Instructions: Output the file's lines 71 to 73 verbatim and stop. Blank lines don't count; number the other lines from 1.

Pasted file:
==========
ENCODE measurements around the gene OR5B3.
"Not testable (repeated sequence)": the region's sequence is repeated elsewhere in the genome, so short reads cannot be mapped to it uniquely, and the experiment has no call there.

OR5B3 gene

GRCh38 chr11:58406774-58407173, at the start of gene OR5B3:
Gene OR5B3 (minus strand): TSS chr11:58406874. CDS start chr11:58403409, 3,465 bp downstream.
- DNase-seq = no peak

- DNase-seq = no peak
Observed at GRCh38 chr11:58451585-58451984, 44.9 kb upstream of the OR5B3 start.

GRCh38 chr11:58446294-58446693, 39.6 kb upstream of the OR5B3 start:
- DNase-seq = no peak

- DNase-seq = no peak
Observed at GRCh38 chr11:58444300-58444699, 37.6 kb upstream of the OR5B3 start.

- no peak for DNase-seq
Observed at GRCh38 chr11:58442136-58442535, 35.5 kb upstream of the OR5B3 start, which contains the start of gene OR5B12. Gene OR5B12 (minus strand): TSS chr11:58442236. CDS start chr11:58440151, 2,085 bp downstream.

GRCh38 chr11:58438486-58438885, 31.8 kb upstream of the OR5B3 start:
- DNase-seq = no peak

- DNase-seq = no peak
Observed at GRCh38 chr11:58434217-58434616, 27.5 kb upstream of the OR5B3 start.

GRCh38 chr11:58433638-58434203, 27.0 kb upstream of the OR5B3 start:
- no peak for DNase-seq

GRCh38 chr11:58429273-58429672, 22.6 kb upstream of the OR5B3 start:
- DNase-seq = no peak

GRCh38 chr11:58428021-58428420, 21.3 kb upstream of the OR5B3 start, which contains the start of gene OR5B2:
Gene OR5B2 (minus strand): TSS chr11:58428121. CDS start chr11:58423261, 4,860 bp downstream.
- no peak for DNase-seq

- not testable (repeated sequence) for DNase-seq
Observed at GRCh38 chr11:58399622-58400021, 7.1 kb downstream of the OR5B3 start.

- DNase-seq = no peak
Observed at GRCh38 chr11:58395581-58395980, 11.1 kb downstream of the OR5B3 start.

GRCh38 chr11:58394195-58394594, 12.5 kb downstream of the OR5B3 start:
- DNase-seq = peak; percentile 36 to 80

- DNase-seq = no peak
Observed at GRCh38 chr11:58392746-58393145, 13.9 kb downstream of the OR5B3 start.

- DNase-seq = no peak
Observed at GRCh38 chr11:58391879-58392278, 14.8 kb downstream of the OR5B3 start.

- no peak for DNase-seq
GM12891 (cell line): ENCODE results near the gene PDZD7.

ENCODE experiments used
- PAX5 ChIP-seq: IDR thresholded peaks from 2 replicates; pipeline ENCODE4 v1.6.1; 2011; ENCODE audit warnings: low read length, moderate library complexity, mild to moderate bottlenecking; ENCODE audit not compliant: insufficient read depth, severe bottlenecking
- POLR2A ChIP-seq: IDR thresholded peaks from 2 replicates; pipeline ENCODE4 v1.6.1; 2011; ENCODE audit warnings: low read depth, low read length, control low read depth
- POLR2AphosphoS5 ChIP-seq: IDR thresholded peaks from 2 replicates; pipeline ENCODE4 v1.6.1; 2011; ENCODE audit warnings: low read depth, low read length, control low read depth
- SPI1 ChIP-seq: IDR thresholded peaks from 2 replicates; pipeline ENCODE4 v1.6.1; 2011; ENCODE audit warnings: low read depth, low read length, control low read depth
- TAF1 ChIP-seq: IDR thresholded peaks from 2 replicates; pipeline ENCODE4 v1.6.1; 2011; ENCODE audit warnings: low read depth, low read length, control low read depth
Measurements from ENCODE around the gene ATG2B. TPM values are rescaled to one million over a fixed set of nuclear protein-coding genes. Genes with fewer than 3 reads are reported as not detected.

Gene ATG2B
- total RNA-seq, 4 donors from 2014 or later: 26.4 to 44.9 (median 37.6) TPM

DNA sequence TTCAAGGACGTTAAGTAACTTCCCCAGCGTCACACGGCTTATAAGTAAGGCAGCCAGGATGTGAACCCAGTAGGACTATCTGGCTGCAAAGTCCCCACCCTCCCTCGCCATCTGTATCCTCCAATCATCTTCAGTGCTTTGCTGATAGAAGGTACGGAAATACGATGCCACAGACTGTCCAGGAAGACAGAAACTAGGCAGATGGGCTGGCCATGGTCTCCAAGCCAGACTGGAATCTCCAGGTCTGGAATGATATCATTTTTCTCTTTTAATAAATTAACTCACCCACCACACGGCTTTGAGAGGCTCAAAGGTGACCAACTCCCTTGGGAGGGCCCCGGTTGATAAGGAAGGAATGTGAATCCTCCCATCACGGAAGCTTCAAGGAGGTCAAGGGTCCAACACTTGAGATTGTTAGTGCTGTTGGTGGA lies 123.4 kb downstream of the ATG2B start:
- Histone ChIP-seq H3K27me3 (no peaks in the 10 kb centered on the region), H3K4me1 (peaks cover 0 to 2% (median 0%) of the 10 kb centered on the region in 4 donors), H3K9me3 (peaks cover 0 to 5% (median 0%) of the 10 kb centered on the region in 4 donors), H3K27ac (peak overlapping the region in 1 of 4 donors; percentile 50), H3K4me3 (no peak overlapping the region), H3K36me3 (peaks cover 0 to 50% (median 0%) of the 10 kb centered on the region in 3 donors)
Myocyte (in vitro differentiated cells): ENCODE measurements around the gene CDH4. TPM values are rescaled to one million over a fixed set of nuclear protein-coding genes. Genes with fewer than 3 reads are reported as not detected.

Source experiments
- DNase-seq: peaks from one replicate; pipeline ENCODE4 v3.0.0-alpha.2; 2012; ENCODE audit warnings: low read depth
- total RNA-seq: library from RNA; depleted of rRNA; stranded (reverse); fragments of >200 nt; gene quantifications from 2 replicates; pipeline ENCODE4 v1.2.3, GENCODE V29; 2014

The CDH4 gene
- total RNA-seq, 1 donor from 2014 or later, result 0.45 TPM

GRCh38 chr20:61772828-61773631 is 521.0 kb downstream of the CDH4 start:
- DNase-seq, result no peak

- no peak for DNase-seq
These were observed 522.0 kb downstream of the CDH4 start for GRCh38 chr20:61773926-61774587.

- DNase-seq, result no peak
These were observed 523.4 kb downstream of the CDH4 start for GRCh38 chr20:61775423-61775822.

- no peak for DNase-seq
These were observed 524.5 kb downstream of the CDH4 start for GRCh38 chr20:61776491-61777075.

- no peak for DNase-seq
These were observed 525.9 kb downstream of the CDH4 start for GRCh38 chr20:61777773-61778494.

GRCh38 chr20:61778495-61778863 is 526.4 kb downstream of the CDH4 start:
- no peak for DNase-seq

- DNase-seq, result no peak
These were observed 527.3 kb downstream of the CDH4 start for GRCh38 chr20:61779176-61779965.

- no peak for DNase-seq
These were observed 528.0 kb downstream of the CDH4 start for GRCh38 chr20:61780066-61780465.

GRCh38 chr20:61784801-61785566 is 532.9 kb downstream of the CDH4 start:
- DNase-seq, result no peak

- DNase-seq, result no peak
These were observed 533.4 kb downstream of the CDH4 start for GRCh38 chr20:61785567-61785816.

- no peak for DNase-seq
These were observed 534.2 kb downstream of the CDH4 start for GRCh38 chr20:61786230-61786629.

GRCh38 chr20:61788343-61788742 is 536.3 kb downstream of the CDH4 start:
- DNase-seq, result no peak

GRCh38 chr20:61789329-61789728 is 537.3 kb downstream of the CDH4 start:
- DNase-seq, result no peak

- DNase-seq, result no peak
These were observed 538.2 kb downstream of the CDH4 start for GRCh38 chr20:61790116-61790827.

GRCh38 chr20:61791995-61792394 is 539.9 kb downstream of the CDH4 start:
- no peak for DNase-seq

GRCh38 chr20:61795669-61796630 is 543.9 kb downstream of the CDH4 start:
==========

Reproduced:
GRCh38 chr20:61784801-61785566 is 532.9 kb downstream of the CDH4 start:
- DNase-seq, result no peak

- DNase-seq, result no peak